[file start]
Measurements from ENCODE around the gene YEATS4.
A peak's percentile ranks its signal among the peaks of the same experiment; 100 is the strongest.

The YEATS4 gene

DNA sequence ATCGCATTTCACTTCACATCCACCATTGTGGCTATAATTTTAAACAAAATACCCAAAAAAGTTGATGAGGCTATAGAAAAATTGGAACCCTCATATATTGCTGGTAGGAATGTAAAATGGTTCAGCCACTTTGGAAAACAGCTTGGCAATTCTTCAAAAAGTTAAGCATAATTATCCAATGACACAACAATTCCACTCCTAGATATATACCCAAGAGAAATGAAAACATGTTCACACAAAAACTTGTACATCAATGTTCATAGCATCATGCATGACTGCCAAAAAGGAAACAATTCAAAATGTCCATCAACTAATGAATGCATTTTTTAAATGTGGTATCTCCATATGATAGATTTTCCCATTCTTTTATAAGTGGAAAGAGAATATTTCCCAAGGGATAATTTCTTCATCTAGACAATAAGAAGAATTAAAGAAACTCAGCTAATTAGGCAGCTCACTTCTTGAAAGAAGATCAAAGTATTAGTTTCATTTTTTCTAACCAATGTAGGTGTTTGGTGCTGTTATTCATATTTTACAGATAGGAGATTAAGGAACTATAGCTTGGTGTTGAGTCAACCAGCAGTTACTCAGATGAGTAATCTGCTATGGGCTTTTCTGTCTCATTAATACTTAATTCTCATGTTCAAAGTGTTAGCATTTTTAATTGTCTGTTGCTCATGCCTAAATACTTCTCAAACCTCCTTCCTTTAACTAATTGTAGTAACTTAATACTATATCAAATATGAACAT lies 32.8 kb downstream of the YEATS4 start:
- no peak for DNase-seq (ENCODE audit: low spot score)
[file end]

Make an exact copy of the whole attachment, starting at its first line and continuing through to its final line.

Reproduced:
Measurements from ENCODE around the gene YEATS4.
A peak's percentile ranks its signal among the peaks of the same experiment; 100 is the strongest.

The YEATS4 gene

DNA sequence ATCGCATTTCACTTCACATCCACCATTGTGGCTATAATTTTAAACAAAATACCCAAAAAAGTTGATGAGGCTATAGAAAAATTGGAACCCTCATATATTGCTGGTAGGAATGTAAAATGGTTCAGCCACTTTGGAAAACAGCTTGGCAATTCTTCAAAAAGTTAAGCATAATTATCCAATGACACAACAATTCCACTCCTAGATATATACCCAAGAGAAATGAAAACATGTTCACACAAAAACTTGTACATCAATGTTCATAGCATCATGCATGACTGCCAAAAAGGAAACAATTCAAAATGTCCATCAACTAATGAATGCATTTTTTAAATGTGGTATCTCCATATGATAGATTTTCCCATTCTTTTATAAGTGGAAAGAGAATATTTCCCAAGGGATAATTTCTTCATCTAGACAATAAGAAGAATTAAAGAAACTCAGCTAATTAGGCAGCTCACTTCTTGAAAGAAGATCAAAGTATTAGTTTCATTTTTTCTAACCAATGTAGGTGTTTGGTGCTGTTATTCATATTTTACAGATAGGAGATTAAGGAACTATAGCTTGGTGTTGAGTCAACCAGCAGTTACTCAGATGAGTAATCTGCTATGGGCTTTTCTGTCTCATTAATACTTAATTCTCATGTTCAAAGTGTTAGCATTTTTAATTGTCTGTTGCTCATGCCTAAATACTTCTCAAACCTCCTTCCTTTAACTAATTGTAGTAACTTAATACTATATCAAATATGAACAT lies 32.8 kb downstream of the YEATS4 start:
- no peak for DNase-seq (ENCODE audit: low spot score)